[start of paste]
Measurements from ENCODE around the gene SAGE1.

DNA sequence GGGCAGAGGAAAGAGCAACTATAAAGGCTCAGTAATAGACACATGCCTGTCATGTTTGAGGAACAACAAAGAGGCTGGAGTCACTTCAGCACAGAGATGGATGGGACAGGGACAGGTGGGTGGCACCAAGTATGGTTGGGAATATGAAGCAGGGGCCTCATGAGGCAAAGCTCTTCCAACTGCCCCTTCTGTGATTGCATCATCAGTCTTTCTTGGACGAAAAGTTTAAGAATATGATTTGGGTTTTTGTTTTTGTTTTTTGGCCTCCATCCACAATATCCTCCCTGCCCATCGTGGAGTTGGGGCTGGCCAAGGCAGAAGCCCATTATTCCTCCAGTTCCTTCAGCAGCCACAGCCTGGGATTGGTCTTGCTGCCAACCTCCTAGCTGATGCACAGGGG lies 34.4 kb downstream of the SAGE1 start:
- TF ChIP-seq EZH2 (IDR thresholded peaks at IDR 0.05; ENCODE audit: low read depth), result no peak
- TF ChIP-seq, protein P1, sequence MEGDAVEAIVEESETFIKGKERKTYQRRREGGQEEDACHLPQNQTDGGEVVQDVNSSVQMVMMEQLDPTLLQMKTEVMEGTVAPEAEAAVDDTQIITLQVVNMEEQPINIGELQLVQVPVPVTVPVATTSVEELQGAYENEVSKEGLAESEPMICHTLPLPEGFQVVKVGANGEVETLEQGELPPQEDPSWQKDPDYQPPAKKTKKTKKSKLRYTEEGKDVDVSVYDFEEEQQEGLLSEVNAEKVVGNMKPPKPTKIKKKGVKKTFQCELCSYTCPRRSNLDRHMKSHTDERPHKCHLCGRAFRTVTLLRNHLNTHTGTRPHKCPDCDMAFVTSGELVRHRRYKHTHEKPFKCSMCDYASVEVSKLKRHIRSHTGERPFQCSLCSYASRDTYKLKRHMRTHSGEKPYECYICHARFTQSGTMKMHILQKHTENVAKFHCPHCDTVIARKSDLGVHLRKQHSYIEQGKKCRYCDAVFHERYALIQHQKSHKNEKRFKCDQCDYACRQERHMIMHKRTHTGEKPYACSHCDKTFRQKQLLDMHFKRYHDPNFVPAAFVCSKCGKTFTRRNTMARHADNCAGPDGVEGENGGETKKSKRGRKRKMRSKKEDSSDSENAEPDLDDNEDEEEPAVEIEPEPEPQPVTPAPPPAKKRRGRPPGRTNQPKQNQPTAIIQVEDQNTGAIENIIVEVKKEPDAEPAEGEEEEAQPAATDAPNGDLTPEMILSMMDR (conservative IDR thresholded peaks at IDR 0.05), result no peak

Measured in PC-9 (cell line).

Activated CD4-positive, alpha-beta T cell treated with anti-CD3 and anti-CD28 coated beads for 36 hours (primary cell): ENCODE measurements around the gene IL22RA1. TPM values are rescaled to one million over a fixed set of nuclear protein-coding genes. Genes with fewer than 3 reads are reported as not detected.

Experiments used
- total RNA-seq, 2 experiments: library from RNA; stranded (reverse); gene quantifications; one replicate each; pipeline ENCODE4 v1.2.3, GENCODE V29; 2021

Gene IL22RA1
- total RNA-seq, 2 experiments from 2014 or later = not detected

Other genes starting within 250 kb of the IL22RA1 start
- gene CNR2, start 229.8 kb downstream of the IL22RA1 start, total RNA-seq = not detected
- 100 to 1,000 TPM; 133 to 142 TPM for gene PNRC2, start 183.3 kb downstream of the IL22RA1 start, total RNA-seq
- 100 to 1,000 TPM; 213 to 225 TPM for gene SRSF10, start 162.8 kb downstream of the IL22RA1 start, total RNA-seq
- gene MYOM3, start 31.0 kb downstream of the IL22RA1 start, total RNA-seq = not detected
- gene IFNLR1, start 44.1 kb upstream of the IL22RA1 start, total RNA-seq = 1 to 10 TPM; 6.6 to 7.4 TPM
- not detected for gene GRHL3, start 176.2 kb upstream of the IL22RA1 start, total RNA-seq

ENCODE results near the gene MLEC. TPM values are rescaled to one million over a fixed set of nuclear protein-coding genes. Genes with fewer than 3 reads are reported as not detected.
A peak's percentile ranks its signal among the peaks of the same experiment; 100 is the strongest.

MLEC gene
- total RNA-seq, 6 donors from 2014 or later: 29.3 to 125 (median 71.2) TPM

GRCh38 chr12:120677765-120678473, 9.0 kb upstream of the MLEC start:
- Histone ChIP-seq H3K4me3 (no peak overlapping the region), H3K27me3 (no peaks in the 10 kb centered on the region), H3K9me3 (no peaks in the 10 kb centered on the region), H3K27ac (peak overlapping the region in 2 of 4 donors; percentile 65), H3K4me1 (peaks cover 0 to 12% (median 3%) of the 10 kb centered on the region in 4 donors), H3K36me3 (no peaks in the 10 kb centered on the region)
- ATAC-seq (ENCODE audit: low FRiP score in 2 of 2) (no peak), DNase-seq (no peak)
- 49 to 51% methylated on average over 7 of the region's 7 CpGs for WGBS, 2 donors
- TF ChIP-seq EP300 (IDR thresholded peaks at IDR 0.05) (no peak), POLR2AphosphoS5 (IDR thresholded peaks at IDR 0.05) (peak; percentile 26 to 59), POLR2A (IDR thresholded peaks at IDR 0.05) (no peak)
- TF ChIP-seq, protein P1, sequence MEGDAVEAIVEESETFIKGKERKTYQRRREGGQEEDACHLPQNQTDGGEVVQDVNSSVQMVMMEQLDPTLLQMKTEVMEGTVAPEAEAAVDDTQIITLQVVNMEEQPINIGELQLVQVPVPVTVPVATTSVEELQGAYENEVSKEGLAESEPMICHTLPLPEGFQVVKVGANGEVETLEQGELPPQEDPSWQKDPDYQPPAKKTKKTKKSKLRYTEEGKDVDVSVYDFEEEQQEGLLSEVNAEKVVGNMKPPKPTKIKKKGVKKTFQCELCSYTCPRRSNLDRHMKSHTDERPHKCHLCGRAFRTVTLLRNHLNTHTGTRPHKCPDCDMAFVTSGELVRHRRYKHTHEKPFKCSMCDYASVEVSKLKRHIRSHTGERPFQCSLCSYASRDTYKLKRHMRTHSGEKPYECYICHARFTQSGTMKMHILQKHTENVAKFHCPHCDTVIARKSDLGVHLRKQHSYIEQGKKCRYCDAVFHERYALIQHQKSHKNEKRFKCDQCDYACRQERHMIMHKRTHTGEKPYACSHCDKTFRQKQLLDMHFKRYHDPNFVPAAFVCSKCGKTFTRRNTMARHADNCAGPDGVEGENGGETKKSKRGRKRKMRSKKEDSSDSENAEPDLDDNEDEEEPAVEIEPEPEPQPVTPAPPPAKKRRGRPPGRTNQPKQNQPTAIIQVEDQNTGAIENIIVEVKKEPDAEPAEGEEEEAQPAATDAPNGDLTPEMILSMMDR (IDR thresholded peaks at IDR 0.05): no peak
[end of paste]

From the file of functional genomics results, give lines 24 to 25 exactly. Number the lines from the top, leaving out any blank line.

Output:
- ATAC-seq (ENCODE audit: low FRiP score in 2 of 2) (no peak), DNase-seq (no peak)
- 49 to 51% methylated on average over 7 of the region's 7 CpGs for WGBS, 2 donors